When did drinking become synonymous with fun? (Probably around the time you downed a Smirnoff Ice at a house party so you could work up the giggly nerve to make out with your crush, Bryce.) And even though you’re a grown-up now, which means you should no longer feel compelled to kowtow to peer pressure (or Google Bryce more than once a year), sometimes saying no to that extra glass of Bordeaux on a girls night or that tequila shot on your birthday feels, well, wrong…right?
Maybe not. From hangovers to calorie overload to post-mojito sugar crashes, not to mention that boxing class you booked for Saturday a.m., there are plenty of reasons not to go as hard on a night out. And a new generation of mixologists are in agreement that you can still have all the buzz—without the booze.
“When it comes to enhancing someone’s experience at a restaurant or bar, being drunk definitely isn’t the goal,” says Robin Goodfellow, owner of Pretty Ugly in Toronto. At the West End cocktail bar, they serve “placebos”: alcohol-free mixed drinks that look like cocktails and, more importantly, taste like cocktails. These aren’t the saccharine Shirley Temples of your childhood—they are artisanal masterpieces in Mad Men-approved stemware. The bar team creates all their concoctions in-house or uses Seedlip, a non-alcoholic spirit that comes in two flavours: Spice 94, a citrus-cardamom blend, and the herbaceous Garden 108, made from peas, spearmint, rosemary and thyme. (It pairs perfectly with tonic.)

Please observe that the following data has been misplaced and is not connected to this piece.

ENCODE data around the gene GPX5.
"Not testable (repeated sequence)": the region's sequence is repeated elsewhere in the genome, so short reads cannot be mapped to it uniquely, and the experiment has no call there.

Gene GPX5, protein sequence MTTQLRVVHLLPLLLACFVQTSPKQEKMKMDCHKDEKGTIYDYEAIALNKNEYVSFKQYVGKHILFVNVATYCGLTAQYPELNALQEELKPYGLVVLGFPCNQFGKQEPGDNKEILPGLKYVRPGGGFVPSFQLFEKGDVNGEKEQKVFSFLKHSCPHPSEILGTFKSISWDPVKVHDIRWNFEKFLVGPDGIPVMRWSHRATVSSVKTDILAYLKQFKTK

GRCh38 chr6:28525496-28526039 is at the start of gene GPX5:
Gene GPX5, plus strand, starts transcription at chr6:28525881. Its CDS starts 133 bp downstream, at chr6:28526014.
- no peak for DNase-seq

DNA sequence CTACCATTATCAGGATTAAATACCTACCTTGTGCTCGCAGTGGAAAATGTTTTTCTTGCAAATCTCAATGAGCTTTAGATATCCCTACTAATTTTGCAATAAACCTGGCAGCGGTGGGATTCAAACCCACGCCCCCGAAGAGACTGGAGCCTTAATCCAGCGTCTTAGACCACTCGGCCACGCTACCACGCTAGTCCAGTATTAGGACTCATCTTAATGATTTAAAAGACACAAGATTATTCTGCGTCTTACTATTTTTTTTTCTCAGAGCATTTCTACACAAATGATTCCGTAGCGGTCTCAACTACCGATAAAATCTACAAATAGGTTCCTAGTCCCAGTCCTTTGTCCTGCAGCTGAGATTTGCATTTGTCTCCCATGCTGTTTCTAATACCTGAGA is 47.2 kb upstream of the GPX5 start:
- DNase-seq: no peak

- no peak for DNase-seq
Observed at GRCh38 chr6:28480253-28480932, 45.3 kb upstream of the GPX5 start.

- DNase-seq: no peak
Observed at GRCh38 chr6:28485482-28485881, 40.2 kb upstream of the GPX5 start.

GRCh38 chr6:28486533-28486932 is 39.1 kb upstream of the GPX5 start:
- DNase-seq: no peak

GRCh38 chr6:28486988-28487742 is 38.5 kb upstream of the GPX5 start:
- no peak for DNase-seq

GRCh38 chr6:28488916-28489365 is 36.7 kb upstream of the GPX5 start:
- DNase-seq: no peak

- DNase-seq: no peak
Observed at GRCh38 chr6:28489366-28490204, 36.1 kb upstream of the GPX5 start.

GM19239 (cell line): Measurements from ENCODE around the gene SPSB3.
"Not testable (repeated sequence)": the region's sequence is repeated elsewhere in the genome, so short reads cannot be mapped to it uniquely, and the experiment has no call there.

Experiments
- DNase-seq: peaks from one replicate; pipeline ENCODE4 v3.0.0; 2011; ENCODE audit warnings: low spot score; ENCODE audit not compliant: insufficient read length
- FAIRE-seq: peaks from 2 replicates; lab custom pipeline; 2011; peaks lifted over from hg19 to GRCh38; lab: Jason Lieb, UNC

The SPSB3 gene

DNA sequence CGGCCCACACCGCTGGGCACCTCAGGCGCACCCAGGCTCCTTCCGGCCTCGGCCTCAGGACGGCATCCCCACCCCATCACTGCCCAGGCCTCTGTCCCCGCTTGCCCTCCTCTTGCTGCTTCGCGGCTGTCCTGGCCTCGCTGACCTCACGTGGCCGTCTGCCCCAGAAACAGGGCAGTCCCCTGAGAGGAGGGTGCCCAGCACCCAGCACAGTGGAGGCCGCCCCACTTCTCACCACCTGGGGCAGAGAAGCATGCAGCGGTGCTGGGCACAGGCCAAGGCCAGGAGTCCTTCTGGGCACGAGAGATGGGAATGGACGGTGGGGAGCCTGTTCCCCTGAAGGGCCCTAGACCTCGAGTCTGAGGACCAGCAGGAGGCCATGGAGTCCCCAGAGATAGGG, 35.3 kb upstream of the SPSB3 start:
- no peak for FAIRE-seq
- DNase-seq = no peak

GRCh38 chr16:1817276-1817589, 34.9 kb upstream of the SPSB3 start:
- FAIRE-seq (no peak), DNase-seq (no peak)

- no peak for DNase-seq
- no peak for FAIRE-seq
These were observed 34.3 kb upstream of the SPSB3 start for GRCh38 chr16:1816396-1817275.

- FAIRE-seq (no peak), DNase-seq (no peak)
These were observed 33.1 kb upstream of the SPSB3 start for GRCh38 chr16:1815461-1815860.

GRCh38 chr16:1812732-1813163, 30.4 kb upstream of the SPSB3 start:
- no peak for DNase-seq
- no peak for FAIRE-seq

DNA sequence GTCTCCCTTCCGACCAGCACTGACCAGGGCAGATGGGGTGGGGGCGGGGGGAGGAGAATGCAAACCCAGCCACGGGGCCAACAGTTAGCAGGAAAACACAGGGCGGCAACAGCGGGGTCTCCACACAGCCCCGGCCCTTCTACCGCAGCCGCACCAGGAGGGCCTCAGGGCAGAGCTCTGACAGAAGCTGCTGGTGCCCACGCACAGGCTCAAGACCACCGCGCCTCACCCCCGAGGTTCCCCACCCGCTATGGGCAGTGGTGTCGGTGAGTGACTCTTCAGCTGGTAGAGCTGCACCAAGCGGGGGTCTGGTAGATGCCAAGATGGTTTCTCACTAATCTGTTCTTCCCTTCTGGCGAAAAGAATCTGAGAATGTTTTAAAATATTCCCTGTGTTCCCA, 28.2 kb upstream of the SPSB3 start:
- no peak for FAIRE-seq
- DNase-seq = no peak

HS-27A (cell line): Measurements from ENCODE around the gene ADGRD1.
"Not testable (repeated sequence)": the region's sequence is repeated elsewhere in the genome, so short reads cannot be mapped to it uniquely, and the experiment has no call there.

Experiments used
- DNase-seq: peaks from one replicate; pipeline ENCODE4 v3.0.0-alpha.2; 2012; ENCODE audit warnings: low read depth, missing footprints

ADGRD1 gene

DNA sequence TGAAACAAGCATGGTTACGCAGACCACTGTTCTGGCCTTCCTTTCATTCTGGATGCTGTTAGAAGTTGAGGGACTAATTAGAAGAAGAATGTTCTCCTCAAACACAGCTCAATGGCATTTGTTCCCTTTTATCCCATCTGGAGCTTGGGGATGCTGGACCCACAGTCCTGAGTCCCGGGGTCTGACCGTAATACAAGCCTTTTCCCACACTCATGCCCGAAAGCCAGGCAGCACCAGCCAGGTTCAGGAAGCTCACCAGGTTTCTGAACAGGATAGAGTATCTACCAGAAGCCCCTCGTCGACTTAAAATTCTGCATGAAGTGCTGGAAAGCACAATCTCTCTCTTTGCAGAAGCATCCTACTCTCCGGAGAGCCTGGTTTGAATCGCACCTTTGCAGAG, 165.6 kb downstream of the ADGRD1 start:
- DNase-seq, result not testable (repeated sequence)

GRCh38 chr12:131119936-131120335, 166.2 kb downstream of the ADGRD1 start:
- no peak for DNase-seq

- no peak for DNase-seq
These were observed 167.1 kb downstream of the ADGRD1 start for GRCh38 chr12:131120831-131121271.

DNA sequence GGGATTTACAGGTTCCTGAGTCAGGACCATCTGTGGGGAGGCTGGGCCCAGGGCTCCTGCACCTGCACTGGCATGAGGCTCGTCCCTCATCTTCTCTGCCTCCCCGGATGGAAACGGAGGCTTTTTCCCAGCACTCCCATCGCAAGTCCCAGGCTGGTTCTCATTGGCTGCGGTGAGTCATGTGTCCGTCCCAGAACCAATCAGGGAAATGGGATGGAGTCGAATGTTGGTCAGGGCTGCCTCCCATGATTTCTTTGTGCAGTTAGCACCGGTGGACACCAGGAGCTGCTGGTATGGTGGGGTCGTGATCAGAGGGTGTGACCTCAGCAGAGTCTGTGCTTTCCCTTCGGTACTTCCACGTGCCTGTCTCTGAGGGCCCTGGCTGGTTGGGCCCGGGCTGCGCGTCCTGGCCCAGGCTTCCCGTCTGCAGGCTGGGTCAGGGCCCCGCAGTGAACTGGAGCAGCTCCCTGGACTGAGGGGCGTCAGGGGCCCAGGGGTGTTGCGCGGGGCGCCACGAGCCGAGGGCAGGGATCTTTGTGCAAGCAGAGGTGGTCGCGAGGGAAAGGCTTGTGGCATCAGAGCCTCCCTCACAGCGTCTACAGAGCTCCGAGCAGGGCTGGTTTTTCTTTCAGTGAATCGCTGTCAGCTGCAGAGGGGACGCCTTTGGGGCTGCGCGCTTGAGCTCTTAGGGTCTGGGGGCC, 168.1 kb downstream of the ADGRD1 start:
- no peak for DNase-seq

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Newish to Canada and now stocked in bars in Vancouver, Toronto, Ottawa and Montreal, Seedlip is the brainchild of English farmer turned distiller Ben Branson. Even Kate “I bathe in champagne” Moss is a fan. Notably, it’s made mostly of distilled herbs and is sugar-, sweetener- and calorie-free, which makes it a major draw for today’s wellness-focused socializer. You know the type: “I just went to SoulCycle; my body is a temple.” “People are becoming increasingly mindful of their health, what they put in their bodies and where their food and drink come from,” says Branson. “This is forcing a recalibration of our relationship with alcohol.” Indeed, statistics show that even though Canadians drink more than the global average (face palm), binge-drinking—consuming four or more drinks in one sitting—has slowed here since 2007.
Who needs booze? Or the bar, for that matter? You have probably already heard of Daybreaker parties (sober a.m. workout raves). Jacques Martiquet’s Vancouver-based Party4Health goes a step further: The former paramedic runs events such as bike raves, silent discos (everyone wears headphones) and undies runs. “Partying in its purest form is about social inclusion, dancing, feeling euphoric and connecting with other people,” he says. “Why is this really healthy activity founded on drug use and alcohol consumption?”
He could be right. Perhaps the flush you get after a night of dancing isn’t from the three (or four) vodka tonics you had but, rather, from the thrill of feeling connected with friends and even strangers in our increasingly isolated digital world. In any case, if it means waking up without a hangover, we’re willing to give it a try.
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